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March 01, 2008
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Ga. deputy fatally shot at home; son is charged

By The Associated Press

LAWRENCEVILLE, Ga. — A 17-year-old boy has been charged with murder in the fatal shootings of his mother and her two little girls, one of whom was rap star Juvenile's 4-year-old daughter.

Anthony Tyrone Terrell Jr. was charged Friday in the deaths at the family home near Lawrenceville, where the bodies were found the night before, said police spokeswoman Illana Spellman.

She identified the victims as Gwinnett County Sheriff's Deputy Joy Deleston, 39, and her two daughters, Micaiah, 11, and Jelani, 4. The motive was still unclear.

Deleston brought a paternity lawsuit in 2004, claiming that the 32-year-old rap star Juvenile, whose real name is Terius Gray, was Jelani's father, Gwinnett County court records show.

Attorney Randy Kessler, who represented Juvenile in the proceedings, said the case was resolved peacefully by consent order in 2006. Both parties agreed Juvenile was the father.

Kessler said Saturday he had not talked with the rapper about the killings. ''Anytime you have a situation like that, it's shocking,'' Kessler said.

Terrell was taken to jail in neighboring DeKalb County to avoid any potential conflict because Deleston worked for Gwinnett County, Spellman said. He is being held without bail.

Because of his age, prosecutors cannot seek the death penalty against Terrell. A preliminary hearing will be set next week in Gwinnett County Superior Court, said prosecutor Danny Porter.

Defense attorney Lyle Porter did not return a call Friday. An attempt to reach Juvenile at a listing for ''T. Gray'' in the New Orleans area, where he is based, was unsuccessful on Friday night.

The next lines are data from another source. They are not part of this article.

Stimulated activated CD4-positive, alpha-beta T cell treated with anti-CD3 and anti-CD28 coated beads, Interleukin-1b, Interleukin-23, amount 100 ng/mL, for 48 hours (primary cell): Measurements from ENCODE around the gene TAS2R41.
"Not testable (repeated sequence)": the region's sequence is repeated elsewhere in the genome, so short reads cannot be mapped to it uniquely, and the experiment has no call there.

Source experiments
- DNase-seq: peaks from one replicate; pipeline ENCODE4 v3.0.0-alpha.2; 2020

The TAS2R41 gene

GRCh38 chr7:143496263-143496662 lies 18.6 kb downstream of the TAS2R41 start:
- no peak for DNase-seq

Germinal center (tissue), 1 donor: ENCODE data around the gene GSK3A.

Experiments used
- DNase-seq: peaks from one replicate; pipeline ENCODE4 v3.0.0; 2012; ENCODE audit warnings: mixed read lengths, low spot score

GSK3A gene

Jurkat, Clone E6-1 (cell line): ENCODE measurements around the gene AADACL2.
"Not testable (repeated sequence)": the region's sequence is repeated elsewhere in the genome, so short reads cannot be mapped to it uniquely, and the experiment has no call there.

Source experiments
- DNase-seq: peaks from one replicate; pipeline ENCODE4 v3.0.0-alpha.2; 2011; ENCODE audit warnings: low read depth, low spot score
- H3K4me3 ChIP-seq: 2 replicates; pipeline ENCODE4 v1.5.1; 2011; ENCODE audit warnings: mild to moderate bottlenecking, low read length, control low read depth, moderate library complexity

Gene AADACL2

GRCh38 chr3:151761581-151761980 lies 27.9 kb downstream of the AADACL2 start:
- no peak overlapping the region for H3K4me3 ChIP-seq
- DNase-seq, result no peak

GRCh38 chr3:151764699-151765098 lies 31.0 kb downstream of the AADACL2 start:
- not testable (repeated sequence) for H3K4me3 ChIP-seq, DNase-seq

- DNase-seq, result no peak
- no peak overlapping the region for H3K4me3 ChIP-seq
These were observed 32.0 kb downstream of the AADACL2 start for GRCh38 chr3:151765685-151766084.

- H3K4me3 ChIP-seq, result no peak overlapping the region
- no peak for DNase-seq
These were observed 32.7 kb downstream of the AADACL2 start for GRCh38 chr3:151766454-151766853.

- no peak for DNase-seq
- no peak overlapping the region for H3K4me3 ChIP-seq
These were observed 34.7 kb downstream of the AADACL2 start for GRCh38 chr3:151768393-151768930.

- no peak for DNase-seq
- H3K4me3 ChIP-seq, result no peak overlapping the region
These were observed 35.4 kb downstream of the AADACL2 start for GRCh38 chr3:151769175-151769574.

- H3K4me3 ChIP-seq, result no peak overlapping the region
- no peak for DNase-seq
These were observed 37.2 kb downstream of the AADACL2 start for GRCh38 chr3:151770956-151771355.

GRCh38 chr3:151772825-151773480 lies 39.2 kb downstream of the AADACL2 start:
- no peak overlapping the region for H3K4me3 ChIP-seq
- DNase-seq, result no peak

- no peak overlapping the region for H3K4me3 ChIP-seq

Authorities on Friday found the gun used, going by information provided by Terrell. Spellman said she could not confirm whether Deleston's service weapon was used.

Deleston, a seven-year member of the department, had been assigned to the sex offender unit, police said.

Police had gone to the subdivision because a caller reported shots fired, Officer David Schiralli said earlier. They found a bullet hole in a house, then checked next door because they knew a deputy lived there.

They opened the door to announce themselves and discovered the bodies, Schiralli said. The 17-year-old son arrived at the house about 35 minutes later, he said.

Spellman said the boy was arrested after talking to investigators but didn't elaborate.

Neighbors said the family had moved in less than a year ago. They often saw Deleston in her squad car coming home from work and said having a deputy around was reassuring.

Jeff Beaird, who lives across the street, said he often saw Terrell in the driveway shooting hoops with his friends or washing his mother's patrol car but doesn't remember anything out of the ordinary.

''It's so shocking because you don't expect something like this to happen,'' Beaird said.

Juvenile has been arrested several times on charges ranging from failure to pay child support to resisting an officer in a scuffle at a Florida mall in 1999. Most of the charges have been dismissed.

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Associated Press writer Leonard Pallats contributed to this report.






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